band, a sergeant In fact, la a natlvo of
Cuba. The high school cadet band headed
the achool battalion and the three other
band were furnished by the Musical
union. Two of these were lead by Covalt
and Huater. Omaha people were flattered
that their local musician held civic pride
and patriotism so high they could lay
side their objections to the non-union gov
ernment bands and not cause a repetition
of the Chicago difference which made the
recent anniversary there almost muslcless.
The aoldlara of the Thirtieth Infantry
Shoaed they were veteran of the tropical
Jungle and the rough trail by their ateady
and unwavering formation aa they climbed
over the butt and ravines pf North Six
teenth atreet. The battalion waa the Third,
the same which took part In the Memorial
day parade. Major Byrne waa Iq com
mand. Following the regular, who
marched In khaki, came In 'six carriages
members of the military order .of the Loyal
legion. Then came the National Guard
the Omaha Guards In full khaki, aa were
also tha Dodge Light Guards and the
Thuratone In their blue ahlrta and yellow
The six companies of the high Bchnol
cadets made an excellent Impression. The
school companies were the only one In
line having more than four set of four.
Captain Stogadall, the commandant, end
four mounted offlcora led the cadeta. The
veterans of the Grand Army followed a
marked contraat In life.
The second division waa led by the Ak-Sar-Ben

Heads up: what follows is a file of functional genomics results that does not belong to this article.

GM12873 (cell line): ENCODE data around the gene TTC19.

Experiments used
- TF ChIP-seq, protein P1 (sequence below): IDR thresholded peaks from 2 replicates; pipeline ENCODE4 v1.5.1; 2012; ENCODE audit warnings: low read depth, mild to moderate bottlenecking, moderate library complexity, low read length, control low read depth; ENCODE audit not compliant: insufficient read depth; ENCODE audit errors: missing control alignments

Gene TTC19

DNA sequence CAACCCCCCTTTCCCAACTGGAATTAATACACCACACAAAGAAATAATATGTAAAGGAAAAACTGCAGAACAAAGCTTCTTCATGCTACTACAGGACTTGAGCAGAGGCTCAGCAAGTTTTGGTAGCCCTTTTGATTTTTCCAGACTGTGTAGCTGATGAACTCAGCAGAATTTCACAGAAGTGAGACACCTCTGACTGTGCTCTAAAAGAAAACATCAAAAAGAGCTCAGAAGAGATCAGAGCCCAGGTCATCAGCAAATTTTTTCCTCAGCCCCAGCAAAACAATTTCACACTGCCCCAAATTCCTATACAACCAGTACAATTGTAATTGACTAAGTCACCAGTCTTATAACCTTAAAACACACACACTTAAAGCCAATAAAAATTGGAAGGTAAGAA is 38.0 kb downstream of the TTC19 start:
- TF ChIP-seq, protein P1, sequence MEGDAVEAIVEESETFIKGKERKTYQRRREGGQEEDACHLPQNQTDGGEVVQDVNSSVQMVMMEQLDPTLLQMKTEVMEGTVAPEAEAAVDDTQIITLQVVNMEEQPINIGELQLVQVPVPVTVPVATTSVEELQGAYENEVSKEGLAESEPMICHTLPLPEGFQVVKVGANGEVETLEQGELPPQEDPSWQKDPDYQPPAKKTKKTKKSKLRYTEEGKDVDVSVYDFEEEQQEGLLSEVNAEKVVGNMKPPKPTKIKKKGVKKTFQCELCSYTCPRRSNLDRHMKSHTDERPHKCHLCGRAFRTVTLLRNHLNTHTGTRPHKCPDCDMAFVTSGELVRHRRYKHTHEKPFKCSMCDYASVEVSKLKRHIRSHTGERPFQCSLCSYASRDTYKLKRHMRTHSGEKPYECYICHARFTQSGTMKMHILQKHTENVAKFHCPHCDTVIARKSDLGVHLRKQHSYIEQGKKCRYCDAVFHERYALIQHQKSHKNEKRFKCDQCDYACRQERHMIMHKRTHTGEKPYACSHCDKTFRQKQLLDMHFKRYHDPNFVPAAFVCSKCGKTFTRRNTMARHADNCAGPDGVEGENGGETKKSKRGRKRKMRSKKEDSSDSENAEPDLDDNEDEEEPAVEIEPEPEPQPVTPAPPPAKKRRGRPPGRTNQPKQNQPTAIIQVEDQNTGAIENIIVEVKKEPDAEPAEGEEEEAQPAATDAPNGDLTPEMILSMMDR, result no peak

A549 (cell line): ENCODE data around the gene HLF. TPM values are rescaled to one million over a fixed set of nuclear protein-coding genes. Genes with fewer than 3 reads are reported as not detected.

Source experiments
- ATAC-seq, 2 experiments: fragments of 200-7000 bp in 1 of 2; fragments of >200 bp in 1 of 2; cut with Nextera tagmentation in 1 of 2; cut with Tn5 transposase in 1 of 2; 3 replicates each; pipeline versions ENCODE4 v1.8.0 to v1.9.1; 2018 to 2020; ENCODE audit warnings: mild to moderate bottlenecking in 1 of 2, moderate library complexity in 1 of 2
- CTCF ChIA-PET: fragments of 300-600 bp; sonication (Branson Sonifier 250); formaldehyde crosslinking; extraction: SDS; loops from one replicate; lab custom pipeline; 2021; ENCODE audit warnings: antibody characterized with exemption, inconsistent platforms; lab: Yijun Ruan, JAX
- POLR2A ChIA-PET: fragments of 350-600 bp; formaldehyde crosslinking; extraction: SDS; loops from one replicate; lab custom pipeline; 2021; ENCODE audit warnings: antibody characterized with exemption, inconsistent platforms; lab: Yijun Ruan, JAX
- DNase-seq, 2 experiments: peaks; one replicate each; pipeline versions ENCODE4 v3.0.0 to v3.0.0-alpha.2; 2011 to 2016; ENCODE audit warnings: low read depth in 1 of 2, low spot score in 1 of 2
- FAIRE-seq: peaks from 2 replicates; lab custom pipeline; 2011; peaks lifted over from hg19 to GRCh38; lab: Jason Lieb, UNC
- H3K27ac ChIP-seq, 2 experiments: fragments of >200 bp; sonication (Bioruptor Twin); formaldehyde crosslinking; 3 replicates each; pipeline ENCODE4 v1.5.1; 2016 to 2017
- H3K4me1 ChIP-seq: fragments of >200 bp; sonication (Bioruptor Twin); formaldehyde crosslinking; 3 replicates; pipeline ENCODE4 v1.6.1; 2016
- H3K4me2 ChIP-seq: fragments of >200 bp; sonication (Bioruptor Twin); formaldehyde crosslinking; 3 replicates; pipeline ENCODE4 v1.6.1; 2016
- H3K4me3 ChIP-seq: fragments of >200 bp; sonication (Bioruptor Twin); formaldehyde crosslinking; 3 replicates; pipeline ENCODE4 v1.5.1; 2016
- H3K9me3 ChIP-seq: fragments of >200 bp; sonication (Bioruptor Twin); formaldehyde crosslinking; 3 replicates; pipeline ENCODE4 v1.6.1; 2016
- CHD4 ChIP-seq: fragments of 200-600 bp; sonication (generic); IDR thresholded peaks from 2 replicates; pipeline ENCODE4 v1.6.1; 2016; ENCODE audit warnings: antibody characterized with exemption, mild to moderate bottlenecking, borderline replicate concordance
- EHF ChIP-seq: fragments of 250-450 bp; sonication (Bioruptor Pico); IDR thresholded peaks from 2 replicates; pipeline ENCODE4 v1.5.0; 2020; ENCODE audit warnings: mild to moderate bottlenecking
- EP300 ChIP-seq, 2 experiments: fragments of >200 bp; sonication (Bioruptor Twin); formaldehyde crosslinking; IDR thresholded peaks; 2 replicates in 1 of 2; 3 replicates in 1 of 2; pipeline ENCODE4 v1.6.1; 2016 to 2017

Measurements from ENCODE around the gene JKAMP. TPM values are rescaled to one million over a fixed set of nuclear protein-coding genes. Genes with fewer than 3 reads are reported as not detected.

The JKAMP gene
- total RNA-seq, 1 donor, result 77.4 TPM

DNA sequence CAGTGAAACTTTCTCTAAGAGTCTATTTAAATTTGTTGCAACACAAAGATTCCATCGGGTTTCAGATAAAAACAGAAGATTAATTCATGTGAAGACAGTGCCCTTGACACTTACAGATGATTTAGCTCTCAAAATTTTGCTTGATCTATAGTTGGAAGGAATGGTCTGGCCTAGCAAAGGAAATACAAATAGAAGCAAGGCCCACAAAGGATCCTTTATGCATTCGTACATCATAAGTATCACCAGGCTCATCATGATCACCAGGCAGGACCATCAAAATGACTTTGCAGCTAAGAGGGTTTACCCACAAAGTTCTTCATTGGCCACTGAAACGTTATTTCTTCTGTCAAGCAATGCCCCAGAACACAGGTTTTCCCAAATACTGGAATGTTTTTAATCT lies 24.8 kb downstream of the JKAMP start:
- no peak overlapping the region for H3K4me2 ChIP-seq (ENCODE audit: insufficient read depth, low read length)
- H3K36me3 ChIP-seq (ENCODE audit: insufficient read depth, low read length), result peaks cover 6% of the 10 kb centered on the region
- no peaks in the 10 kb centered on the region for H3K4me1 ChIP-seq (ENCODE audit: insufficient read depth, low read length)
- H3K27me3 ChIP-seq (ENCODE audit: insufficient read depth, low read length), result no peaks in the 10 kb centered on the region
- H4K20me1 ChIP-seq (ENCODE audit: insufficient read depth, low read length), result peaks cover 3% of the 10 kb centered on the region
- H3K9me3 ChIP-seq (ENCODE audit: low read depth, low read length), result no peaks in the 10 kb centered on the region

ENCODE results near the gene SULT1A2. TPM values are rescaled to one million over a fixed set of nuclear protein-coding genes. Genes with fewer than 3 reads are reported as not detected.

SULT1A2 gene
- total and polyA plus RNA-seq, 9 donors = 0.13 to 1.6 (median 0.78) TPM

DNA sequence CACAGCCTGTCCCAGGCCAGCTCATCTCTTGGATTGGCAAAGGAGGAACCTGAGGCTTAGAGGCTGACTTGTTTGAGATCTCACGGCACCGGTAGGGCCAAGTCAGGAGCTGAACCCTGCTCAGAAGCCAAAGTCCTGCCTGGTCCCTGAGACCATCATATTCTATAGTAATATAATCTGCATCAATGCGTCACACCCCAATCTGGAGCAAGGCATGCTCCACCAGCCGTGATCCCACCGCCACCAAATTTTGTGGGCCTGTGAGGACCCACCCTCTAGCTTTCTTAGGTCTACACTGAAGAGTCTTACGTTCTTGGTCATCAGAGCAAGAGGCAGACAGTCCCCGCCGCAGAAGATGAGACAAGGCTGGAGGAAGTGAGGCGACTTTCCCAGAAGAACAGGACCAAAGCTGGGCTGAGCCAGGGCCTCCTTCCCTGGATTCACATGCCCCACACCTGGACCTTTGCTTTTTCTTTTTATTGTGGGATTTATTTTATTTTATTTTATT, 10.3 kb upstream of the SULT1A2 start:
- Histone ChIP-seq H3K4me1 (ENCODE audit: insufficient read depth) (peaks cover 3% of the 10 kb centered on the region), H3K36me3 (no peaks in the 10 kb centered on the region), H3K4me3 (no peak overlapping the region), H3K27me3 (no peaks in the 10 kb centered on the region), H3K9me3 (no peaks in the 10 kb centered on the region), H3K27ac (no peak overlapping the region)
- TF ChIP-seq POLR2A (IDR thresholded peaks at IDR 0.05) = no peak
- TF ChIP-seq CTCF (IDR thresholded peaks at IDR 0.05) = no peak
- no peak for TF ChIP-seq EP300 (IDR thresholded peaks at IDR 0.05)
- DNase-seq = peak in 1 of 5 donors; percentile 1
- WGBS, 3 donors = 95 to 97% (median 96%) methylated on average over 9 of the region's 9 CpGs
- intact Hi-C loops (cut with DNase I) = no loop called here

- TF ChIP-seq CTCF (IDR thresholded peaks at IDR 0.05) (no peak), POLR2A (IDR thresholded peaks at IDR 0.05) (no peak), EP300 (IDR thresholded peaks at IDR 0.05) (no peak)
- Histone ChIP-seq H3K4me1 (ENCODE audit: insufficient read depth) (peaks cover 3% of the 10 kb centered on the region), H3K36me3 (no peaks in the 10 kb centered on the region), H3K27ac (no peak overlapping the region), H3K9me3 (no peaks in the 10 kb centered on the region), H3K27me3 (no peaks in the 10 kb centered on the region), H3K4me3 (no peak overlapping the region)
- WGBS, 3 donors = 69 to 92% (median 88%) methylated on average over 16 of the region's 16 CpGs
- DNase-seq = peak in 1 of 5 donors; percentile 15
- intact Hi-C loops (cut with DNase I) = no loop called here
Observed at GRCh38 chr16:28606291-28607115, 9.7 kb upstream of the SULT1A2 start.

governors In their familiar parade
formation. They wore dark red coat and
whit trouiera. The escort ef noble knlghta
waa a beauty and a wonder for the extent
of a block at leaat. They were divided
Into perloda-flrst. a few Indian bravee.
then a bunch of Norsemen, then a few
knlghte In brass eulrssa. In addition were
Puritana and eavallera. Oriental and con
tinentals and FrlUsh dragonna, with a few
ecattertng raqueroa and other rtdera.
Blxty-slx carriages formed the section In
which came the old aettlers. The first was
a drag driven by Robert Patrick. Then
followed alt variety of private and public
carriages, with many a silver-haired jjws-
tanger within, and then a good many whose
hair wsa rot silvery nor ages great.
Aeaistant Marahal C. L, Ba under lead a
wild looking herd of Red Men, torn
mounted and othera afoot, all wearing the
wild and thrilling clothing of their patron
aavagea. South Omaha furnished iotne
good rough riders. Cora It band aotne good
music and the letter carriers, the High
landers with their pipes end their low
necked stockings, the Bohemian turnere In
(heir characteristic buff and blue tunics fid
the Woodmen of the World and the Modern
Woodmen with their aluminum axe and
the drill teams of the Ancient Order of
United Workmen, all lent Interest and
numbers to the parade. The order of
parade waa as follows:
Marshal, Captain II. E. Palmer.
Aide, Harry V. Burkley.
Aide, tJieinent Chase.
Platoon of Pfthce.
Commending General Department of Mis
souri and Staff.
Kami, Thirtieth C. b. Infantry.
Ktaff, Thirtieth U. 8. Infantry.
Battalion, Thirtieth U. 8. Infantry.
Military Order Loyal Legion.
sOmaha Guard.
Thurston Rifles.
Dodg? Light Guards.
Omaha lllgh thool Cadets.
Orand Army of the Kepubllo Veterans,
Assistant Marshal, Thomas A. Fry; Jamea
M. hendrle. Waller H. Jardine, Fred Meta,
Mel Lhl: Aides, Charlea N. Roblneon.
Gould Dietx, Chark H Plckans, George
F. West, Luther L,. Kounno, Henry J.
Penfolrt, Charles M. Wlllielra 'Board of
Uovarnor Ak-8ar-Hen.)
Ha mi Omaha Musical Association.
Mounted Krcort, Knight of Ak-Sar-Ben.
Guesti of Honor (carriages.)
Assistant Marshal, Charlea V- Saunders,
Aide, C. H. T. Hlepen.
Alcie, Jamns 1,. paxton.
Band, Omaha Musical Association.
Improved Order ot Red Men tin regalia.)
Scottish Clana telan Gordon).
Independent Onier of Odd FelloWB.
Woodmen of the World tuniformed teama.)